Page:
There is an abundance of it in the Highlands.
And now the area is all set to tap into the multi-billion dollar a year seaweed farming industry.
An Oban-based laboratory has launched the UK’s first ever dedicated Seaweed Academy to help businesses set up seaweed farms.
Demand for seaweed has grown rapidly in recent years, with it being used in everything from gourmet restaurants to livestock feed.
The fact that it is environmentally friendly and easy to grow makes it even more appealing.
Seaweed products are being used to replace plastic and cotton. It is the main ingredient in innovative new food wrappings which can be eaten and are biodegradable.
The Scottish Association for Marine Science (Sams) at Oban has carried out research and gained knowledge by studying its own seaweed farm in the Sound of Kerrera.
This has helped create the Seaweed Academy – the UK’s first dedicated seaweed industry facility.
It means that Sams can offer advice to start-ups, train workers and share the latest research to help businesses develop.
The £407,000 funding for the project has come from the UK Government’s Community Renewal Fund.
Ahead of the launch, 200 primary school children visited Sams on Monday to learn more about seaweed, its uses and its potential.
Other invited guests had the chance to visit the Sams seaweed farm and the seaweed nursery, where seed stock is grown ready to be deployed on seaweed farms.
The official opening included a panel session and a host of speakers including Vincent Doumeizel of Lloyd’s Register Foundation and United Nations Global Compact; Laurence Rockey, director of the UK Government’s Scotland Office; Prof Todd Walker, Principal and Vice-Chancellor of University of the Highlands and Islands (UHI); and Diana Murray, chairwoman of the Sams board.
Globally, the seaweed farming industry has boomed and is estimated to be worth around $15 billion (£11.9 billion) per annum.
However, the vast majority of this activity is in Asia and there is huge growth potential in Europe, with growing demand.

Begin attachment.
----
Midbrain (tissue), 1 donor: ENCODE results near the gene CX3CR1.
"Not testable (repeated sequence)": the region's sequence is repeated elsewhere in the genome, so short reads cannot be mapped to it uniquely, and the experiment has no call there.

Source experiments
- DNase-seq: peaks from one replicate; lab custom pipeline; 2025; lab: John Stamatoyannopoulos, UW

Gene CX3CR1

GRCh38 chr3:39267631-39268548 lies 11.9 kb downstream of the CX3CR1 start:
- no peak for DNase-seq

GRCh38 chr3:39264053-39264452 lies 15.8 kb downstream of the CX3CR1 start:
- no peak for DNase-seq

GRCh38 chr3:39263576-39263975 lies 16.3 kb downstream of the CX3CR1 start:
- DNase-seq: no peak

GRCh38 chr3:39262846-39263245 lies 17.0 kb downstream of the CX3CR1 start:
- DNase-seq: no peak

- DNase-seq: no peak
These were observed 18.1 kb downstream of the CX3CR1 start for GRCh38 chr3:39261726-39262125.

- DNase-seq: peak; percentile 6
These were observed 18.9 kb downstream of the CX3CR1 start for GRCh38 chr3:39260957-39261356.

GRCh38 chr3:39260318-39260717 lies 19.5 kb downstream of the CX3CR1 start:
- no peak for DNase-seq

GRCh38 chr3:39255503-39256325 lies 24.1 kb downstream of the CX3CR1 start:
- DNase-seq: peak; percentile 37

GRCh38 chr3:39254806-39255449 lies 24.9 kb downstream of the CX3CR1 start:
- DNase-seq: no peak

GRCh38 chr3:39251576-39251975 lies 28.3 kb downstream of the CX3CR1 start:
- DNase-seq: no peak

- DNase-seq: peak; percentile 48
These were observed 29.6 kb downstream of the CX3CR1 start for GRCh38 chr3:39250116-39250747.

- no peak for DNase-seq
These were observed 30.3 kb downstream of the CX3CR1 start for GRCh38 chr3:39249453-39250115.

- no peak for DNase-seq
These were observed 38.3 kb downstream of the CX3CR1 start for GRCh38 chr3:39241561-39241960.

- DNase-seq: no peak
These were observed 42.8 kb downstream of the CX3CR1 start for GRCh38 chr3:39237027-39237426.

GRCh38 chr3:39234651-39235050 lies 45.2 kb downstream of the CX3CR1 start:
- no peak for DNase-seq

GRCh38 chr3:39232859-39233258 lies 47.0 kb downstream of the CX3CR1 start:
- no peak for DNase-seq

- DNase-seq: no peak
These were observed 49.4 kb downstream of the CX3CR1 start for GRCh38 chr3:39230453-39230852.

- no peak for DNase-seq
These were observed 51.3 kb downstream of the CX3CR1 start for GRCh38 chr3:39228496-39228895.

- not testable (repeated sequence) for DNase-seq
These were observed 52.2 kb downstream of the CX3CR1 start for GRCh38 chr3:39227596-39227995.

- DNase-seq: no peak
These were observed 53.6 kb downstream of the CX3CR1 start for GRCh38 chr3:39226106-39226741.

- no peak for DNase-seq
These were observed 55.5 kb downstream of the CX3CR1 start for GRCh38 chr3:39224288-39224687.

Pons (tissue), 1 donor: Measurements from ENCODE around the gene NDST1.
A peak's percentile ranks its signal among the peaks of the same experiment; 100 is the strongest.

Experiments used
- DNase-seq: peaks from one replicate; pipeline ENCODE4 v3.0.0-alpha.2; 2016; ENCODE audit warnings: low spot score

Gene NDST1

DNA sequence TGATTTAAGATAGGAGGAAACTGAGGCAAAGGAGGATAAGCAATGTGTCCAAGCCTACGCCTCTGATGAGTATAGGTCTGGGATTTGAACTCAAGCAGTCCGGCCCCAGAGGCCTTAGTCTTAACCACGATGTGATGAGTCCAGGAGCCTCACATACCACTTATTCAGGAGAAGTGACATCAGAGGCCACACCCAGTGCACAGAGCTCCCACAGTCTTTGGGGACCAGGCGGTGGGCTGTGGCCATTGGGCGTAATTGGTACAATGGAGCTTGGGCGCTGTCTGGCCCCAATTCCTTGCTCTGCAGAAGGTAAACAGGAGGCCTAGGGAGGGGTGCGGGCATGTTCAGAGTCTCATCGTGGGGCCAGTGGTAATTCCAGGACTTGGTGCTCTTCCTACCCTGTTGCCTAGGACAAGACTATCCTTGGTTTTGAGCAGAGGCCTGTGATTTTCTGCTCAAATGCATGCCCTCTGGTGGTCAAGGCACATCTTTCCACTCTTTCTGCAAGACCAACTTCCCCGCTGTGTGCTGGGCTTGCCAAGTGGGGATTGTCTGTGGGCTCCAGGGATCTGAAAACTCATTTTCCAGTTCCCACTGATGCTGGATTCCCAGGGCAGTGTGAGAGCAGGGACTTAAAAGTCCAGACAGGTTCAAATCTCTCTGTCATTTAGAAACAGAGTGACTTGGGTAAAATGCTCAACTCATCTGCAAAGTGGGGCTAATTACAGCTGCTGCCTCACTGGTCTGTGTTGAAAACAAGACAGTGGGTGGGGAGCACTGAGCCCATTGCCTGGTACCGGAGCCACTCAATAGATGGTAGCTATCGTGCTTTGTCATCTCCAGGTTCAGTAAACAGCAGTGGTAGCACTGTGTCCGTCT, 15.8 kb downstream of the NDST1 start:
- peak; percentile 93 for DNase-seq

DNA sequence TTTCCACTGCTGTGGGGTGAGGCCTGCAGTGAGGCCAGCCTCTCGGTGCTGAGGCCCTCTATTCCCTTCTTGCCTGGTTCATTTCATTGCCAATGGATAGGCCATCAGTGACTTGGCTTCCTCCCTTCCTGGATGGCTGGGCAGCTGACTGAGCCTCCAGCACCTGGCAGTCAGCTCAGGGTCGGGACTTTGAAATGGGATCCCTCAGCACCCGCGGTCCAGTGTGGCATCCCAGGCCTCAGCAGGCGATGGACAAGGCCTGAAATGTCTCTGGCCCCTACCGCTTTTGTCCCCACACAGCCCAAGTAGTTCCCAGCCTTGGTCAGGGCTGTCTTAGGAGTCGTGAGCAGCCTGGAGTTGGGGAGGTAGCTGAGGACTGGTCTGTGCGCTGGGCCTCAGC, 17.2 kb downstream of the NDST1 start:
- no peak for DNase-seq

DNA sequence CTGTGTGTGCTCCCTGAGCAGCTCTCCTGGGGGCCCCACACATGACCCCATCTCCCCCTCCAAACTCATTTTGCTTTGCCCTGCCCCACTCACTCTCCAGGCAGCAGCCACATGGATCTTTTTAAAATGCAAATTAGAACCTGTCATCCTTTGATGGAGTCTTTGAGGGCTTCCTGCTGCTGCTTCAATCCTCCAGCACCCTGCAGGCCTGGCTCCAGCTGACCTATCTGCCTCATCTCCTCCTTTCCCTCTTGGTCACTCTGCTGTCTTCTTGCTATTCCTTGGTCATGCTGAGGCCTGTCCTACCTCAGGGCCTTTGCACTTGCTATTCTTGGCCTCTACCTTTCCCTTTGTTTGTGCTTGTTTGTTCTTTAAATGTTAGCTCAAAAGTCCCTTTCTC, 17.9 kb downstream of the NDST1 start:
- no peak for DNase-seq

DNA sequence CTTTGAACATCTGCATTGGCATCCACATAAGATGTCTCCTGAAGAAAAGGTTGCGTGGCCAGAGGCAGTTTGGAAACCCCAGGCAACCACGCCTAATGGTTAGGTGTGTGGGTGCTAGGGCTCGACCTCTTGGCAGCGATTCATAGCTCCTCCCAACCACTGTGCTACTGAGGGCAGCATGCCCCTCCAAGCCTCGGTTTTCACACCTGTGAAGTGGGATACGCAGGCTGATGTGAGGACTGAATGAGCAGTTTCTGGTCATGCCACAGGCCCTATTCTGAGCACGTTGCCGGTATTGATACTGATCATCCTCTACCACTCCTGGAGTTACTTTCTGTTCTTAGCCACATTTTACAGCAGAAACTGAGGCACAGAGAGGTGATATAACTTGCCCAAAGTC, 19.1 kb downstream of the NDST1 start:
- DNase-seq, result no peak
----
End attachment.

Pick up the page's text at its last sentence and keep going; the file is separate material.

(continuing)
Low carbon footprint
Already used extensively in food ingredients, agriculture, cosmetics and pharmaceuticals, seaweed has a low carbon footprint, using no fresh water and with minimal land-based infrastructure.
Mr Doumeizel said: “12,000 years ago, human beings moved out of prehistory when they began cultivating plants on land. Today, our growing population and pressing ecological concerns lead us to look once more at this forgotten ocean treasure.
“Education is absolutely critical here as we collectively need to learn from this past experience in the ocean to build a sustainable future on land.
“A Seaweed Academy to train future seaweed pioneers is the best way to reconnect altogether with sea vegetables.
“It may well be a new revolution for our civilization, a Seaweed Revolution!”
The Seaweed Academy will be operated by Sams, in partnership with Sams Enterprise and UHI Argyll, a fellow academic partner within UHI. It will deliver immediate economic benefit to Argyll and Bute.
High value markets
It also aims to stimulate the growth of UK seaweed aquaculture, exploring high-value markets, and using the latest research to increase the competitiveness of UK products globally.
Sams will promote seaweed production as a means of cleaning the sea – as seaweed helps to absorb pollution from fish farms. It breaks also down carbon, mitigating the impacts of climate change.
Sams director Prof Nick Owens said: “Using our own seaweed farms and the most up to date research, we have been laying foundations for a thriving UK seaweed farming industry.
“We are excited to officially open the Seaweed Academy and demonstrate how we can provide a centre for training, education and business development.
“Sams works internationally on seaweed research and we are well placed to deliver the most up-to-date advice for start-ups and existing farmers who wish to develop their business.
“Seaweed farming is an industry that can support coastal communities, like the ones we have across the Highlands and Islands, while showing others an example of the best of the blue economy.”
The Sams Ocean Explorer Centre (OEC) will also develop education materials to help raise awareness of seaweed farming and climate change.
This will range from storytelling in primary schools to workshops for Higher/A-level studies.
Unlocking algae’s potential
Sams also plans to unlock the potential for algae to be used in new sustainable products with the opening of a new £681,641 centre.
The Culture Collection for Algae and Protozoa (CCAP), based at Sams, holds around 3,000 strains of microscopic organisms such as marine and freshwater algae, cyanobacteria and protozoa, as well as some seaweeds and seaweed pathogens.
At nearly 100-years-old, the collection will be at the core of a new centre for algae production and analysis, the CCAP-ARIES (Algae Research, Innovation and Environmental Science) Centre.
The state-of-the-art facility will help scientists around the world to discover new products and medicines and to understand the natural world in a changing climate.
Funding comes from the UK Research and Innovation’s (UKRI) Natural Environment Research Council (NERC), which also funds the collection’s core running costs.